“The fringe gets so much play and so much attention from the government and the media that it paints the entire industry with a broad brush,” Craven believes. “What I’ve been thinking a lot about is how to get past the noise…and the only way to do it is to go big with transparency. It’s the right thing to do.”
Craven believes good industry players like MegaFood have a lot to show the world. His company is known for its high-quality and efficacious whole food supplements. It is also vertically integrated back to its suppliers. Product manufacturing is done in house, as opposed to at a contract manufacturing facility, while an on-site analytical lab completes product and raw material testing. For years, though, no one knew that piece of the story. “We had this beautiful method for making great dietary supplements, but we weren’t talking about it,” says Craven, who says he decided to “become a leader in the transparency movement.”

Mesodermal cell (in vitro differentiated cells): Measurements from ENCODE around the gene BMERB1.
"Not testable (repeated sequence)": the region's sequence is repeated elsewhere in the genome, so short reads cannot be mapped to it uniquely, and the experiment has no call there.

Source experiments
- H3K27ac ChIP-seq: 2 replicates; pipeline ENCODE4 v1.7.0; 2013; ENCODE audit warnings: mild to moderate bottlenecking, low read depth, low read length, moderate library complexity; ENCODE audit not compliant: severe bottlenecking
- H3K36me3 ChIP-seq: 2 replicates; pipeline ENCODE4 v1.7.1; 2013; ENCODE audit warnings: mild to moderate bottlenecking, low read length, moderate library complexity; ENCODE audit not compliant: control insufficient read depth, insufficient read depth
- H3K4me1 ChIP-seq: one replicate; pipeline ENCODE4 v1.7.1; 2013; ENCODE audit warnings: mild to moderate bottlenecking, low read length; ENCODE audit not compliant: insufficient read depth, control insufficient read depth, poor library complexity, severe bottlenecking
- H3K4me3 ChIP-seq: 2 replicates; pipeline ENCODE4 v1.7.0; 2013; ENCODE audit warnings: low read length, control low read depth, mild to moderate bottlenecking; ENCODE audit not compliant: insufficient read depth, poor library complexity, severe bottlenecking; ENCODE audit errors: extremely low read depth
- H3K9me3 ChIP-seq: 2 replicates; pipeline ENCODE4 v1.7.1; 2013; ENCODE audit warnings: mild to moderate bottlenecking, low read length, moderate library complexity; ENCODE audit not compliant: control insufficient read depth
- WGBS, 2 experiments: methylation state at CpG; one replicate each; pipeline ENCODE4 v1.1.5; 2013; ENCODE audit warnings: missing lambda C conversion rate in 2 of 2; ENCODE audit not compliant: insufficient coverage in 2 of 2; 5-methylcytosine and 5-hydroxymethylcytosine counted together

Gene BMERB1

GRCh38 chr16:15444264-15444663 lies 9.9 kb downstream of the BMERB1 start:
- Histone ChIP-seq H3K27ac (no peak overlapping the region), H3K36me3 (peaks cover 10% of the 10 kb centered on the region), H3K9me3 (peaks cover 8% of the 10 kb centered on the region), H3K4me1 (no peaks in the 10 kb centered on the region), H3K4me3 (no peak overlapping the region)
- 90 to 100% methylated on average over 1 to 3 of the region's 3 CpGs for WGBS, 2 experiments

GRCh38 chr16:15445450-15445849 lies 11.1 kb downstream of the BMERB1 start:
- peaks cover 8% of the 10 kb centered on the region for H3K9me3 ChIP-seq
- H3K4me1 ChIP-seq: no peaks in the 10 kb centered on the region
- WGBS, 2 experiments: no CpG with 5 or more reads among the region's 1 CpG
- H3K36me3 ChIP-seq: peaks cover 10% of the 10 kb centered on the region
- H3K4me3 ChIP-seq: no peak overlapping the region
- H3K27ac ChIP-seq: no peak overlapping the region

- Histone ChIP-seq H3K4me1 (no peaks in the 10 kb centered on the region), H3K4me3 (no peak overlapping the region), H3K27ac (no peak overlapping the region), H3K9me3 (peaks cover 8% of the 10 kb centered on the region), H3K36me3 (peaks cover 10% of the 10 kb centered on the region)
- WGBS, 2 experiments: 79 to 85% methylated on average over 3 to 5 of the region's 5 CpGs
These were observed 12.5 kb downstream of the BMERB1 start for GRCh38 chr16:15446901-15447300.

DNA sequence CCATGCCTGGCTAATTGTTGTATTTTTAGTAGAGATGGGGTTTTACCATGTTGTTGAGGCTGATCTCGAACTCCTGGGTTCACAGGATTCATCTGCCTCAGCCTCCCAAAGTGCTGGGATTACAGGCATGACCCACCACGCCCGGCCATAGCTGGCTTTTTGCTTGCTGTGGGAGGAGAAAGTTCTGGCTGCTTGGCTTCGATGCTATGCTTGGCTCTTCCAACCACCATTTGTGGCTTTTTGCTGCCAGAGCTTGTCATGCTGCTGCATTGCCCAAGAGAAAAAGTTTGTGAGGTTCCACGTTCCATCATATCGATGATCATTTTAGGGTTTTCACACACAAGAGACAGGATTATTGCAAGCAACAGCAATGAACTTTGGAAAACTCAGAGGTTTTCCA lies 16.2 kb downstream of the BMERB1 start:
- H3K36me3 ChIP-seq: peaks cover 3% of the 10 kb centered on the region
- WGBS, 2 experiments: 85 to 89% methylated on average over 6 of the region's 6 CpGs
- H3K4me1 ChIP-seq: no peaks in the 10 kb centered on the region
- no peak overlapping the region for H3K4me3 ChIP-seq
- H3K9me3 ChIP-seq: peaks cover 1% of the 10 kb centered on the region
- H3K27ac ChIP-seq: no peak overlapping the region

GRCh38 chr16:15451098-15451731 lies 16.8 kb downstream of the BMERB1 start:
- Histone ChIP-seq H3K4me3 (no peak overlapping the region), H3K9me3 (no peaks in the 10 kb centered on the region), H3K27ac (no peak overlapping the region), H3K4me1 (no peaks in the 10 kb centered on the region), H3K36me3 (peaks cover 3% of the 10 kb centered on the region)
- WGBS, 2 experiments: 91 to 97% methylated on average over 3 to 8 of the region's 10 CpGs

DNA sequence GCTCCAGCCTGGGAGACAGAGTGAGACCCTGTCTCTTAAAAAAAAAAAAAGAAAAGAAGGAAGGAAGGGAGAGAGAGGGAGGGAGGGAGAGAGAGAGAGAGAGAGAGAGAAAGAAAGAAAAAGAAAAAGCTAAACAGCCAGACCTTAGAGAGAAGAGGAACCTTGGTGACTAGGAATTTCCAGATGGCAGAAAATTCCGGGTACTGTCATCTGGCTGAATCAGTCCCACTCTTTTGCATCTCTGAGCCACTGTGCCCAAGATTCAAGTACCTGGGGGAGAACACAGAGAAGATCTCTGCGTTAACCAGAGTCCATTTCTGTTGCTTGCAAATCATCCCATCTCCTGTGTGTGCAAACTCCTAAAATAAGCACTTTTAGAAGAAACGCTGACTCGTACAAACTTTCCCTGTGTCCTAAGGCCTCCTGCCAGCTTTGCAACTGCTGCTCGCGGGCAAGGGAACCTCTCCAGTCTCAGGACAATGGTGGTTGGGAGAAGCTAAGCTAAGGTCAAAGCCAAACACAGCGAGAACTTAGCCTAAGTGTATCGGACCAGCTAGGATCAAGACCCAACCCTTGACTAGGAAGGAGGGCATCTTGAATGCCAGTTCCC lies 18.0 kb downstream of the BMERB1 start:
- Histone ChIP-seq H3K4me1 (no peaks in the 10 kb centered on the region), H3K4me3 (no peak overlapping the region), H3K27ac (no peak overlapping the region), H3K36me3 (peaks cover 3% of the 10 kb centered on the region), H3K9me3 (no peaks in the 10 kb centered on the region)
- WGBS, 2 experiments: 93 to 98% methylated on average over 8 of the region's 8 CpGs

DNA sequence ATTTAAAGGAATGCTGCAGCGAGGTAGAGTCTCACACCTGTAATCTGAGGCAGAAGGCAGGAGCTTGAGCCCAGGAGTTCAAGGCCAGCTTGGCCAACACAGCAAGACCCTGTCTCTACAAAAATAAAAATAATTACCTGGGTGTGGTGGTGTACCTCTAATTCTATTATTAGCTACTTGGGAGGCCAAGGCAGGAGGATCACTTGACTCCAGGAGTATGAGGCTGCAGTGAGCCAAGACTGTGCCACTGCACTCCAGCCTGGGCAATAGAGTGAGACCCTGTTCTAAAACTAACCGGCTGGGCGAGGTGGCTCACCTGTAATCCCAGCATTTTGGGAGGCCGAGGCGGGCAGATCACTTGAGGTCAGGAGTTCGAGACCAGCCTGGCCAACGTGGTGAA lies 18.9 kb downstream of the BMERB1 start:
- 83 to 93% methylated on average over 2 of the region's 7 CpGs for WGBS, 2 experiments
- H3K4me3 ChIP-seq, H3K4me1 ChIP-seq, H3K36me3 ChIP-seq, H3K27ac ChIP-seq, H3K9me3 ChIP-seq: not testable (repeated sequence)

|Robert Craven (right) with Stacey Gillespie of MegaFood and Bryce Lundberg of Lundberg Family Farms|
Earlier this year, Craven announced that MegaFood would build on previous transparency goals with “The Big T” Transparency Initiative. “It’s going bigger with transparency to really drive trust,” he explains.
The initiative is multifaceted. The company has four live-feed video cameras (with six more on the way) stationed at its New Hampshire manufacturing facility. Interested retailers and consumers can view the footage online and on-site tours are welcome.
In addition, the company recently rolled out the idea to make “audit transparency.” MegaFood regularly partakes in third-party and routine site inspections by the U.S. Food and Drug Administration to ensure the facility meets and exceeds standards. “All these audits are important, but our retail partners and our consumers don’t see them,” Craven states. “Our new goal is to share the results of these audits through videos and describe what was found and was we’re doing about it.”